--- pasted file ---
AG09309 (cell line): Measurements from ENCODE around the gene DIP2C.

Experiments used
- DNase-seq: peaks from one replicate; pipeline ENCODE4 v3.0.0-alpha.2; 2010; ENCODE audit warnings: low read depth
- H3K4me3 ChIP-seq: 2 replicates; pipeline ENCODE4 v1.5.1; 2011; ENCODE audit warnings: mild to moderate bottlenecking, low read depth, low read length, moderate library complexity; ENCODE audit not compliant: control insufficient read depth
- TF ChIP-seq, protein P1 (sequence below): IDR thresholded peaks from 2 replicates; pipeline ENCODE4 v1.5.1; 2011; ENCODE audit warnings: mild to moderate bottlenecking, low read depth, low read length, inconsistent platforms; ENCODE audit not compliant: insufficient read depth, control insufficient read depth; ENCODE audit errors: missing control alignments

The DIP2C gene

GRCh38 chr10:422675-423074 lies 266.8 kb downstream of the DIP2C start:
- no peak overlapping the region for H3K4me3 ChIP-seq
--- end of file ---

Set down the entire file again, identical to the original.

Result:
AG09309 (cell line): Measurements from ENCODE around the gene DIP2C.

Experiments used
- DNase-seq: peaks from one replicate; pipeline ENCODE4 v3.0.0-alpha.2; 2010; ENCODE audit warnings: low read depth
- H3K4me3 ChIP-seq: 2 replicates; pipeline ENCODE4 v1.5.1; 2011; ENCODE audit warnings: mild to moderate bottlenecking, low read depth, low read length, moderate library complexity; ENCODE audit not compliant: control insufficient read depth
- TF ChIP-seq, protein P1 (sequence below): IDR thresholded peaks from 2 replicates; pipeline ENCODE4 v1.5.1; 2011; ENCODE audit warnings: mild to moderate bottlenecking, low read depth, low read length, inconsistent platforms; ENCODE audit not compliant: insufficient read depth, control insufficient read depth; ENCODE audit errors: missing control alignments

The DIP2C gene

GRCh38 chr10:422675-423074 lies 266.8 kb downstream of the DIP2C start:
- no peak overlapping the region for H3K4me3 ChIP-seq